no, [the physiotherapy] is at APAE. (...) The school! [points at the drawing] Which she loves! (Marina). And to André: it's the doctor [name of the pediatrician]. (...) it's not that frequent [that the CSHCN attends]. At the physiotherapy we received a lot of orientation, during the initial treatments (...) (André).

The family members mention different health services and professionals, among which the following stand out: medical team; speech, language and hearing therapists; physiotherapists; occupational therapists; dentist; pedagogue; besides the teachers of the CSHCN who attend school.

(...) the [Occupational therapist] comes once a week. (...) On Tuesday, Isabela goes there to the...// [name of the CSHCN's school] (...) She goes to the dentist's / every Wednesday.(...) And here on Wednesday as well soon afterwards there's the ACDV, // which is the Association of the Visually Impaired with the [name of the pedagogue] (...) And there's more, on Fridays there's occupational therapy again at the [name of the university]. /// (...) (Luisa).

When asked about how they conciliate the employment and the care for the CSHCN, the caregivers show to give up their job to exclusively dedicate themselves to the care for the child:

I quit [working] (...) because after I assumed the responsibility for him, then I started taking him more to the speech [speech, language and hearing therapist], he used to go there once a week before I started to take care of him. And then she [daughter-in-law] said she wanted to work, that she was going to work, so I said: 'I quit my job and take care of him and you go to work because I can [resource - husband's retirement benefit] (...), so I can survive (...)'(Ana).

According to Ana, João's grandmother, she had to give up her job to fully take care of the child, thus allowing the parents to work in order to guarantee the resources to pay for the costs of the CSHCN's care demands.

When discussing the CSHCN's use of the primary care services, the relatives enounced: there is, there is. But we... # (...) live close to the EC [Municipal Emergency Care] and we go there all the time. (...) (André). And what the access to the primary care services is concerned: because what happens at these Primary Care Services is that you have to go there in advance, take a ticket early, sometime you go there and do not get it [care]. So we end up giving up (Marina).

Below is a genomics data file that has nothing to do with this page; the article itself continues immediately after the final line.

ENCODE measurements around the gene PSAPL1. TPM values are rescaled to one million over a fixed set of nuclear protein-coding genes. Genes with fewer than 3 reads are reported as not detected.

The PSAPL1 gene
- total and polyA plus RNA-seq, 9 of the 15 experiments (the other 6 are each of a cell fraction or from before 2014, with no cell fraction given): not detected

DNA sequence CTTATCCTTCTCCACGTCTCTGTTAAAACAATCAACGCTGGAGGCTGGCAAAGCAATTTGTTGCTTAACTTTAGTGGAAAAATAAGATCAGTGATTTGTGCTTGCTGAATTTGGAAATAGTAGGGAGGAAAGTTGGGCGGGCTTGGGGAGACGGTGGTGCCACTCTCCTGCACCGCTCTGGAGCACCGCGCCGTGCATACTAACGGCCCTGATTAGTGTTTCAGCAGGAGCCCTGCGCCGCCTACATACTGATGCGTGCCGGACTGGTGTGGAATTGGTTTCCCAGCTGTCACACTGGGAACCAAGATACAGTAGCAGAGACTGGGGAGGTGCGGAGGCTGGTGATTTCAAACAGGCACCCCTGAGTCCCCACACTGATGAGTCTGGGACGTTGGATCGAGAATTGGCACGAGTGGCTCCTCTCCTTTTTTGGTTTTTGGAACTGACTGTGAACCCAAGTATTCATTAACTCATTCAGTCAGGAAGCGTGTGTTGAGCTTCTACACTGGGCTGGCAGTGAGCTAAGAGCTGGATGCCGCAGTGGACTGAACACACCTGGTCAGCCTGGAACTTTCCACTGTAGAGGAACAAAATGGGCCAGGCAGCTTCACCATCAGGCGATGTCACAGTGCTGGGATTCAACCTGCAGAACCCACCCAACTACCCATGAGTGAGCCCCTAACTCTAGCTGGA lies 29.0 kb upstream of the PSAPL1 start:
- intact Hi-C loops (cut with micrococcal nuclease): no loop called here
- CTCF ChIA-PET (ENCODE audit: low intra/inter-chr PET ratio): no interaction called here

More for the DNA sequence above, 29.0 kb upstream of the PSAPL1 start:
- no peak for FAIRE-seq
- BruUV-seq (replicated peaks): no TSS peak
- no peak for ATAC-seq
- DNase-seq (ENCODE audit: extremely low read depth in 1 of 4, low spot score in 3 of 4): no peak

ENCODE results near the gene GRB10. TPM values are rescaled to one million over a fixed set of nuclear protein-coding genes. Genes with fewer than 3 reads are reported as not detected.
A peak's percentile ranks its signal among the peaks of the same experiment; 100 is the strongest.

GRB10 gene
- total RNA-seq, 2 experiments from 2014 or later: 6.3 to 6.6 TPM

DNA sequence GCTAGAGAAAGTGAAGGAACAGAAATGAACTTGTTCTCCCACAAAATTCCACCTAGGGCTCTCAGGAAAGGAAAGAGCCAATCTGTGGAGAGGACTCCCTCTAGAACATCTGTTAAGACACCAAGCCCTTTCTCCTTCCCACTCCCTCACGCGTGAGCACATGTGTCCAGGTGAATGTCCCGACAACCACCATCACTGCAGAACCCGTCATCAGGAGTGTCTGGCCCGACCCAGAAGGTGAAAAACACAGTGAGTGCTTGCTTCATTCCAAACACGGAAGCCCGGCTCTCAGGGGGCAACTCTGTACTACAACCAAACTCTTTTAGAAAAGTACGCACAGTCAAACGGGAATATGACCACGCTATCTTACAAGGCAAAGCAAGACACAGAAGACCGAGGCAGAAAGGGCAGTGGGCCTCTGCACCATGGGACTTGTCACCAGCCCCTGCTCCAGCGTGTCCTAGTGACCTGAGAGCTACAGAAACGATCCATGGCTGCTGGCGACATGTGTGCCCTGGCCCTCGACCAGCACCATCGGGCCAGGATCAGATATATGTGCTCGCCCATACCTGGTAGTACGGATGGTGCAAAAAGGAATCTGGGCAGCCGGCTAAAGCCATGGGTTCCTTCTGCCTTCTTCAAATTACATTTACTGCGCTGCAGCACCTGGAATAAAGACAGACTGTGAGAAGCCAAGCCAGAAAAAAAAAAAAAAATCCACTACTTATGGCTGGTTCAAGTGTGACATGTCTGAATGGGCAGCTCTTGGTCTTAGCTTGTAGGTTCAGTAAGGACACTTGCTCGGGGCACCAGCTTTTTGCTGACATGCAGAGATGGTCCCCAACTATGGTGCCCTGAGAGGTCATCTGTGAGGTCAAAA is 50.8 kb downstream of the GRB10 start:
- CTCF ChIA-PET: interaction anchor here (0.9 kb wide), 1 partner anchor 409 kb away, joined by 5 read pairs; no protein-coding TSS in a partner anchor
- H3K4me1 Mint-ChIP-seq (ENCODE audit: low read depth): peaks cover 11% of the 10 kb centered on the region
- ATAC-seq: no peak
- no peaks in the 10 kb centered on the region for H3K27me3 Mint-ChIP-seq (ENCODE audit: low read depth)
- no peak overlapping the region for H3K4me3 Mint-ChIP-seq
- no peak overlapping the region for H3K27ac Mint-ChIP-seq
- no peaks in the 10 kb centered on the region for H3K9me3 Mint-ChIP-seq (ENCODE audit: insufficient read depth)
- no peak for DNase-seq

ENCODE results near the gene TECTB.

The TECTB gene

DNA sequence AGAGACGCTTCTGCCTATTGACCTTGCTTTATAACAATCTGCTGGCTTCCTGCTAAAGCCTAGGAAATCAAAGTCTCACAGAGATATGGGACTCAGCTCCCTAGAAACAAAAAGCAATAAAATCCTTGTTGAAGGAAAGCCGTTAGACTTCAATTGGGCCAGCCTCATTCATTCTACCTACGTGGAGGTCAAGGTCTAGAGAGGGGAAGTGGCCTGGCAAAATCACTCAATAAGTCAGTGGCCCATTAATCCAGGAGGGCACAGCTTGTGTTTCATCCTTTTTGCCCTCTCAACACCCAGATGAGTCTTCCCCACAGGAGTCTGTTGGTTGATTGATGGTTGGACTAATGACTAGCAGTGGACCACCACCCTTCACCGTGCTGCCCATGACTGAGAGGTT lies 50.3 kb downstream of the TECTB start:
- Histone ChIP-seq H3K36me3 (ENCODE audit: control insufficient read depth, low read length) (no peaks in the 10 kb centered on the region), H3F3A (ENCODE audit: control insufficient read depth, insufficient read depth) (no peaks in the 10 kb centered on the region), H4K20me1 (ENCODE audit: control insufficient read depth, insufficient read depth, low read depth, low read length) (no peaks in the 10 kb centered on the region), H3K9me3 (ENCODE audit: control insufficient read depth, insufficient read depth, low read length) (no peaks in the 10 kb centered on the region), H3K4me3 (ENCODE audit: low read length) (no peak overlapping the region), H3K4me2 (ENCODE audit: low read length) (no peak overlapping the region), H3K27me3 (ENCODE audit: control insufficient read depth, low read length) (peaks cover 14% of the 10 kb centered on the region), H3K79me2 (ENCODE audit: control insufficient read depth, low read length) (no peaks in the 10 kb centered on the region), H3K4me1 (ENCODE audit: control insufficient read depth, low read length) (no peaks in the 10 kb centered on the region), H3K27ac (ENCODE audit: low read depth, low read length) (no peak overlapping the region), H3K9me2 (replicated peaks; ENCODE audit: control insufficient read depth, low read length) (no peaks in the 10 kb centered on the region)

The primary care services appeared in the family members' discourse as a reference because of there geographical proximity to the home, despite the difficult access to get care and solve the CSHCN's problems:

[...] not Patricia. Only when it's a simple flu, something trivial. Because it's difficult for us to get a ticket there, because you either have to get up very early, you have to go there at three, four o'clock in the morning to be able to get something, so she, Patricia, we take here and go straight to the UH [University Hospital], right? (Julia).

In addition, the frailty of the child's clinical condition makes the family caregivers turn to emergency care services due to the need for immediate care. And, in general, the problems with the child happen beyond the primary health care services' functioning hours.

As regards the care network units responsible for the CSHCN's leisure and culture, the family members mentioned:

It's on the square [laughs]. At church it's on Wednesdays and Sundays (Julia); And: Yes! Because we, like: during the holidays she comes here [referring to the dance school] with us every day (...).We forgot to tell that she goes to mass!! I'll put the church here! (...) she goes to mass and it's in front...# (André).

In the child's institutional network, the family members described leisure and culture tools, like the recreation square and the church. For one of the CSHCN's, a dance school was included, where her parents work, where the child had contact with other people, besides being stimulated by the dance activities.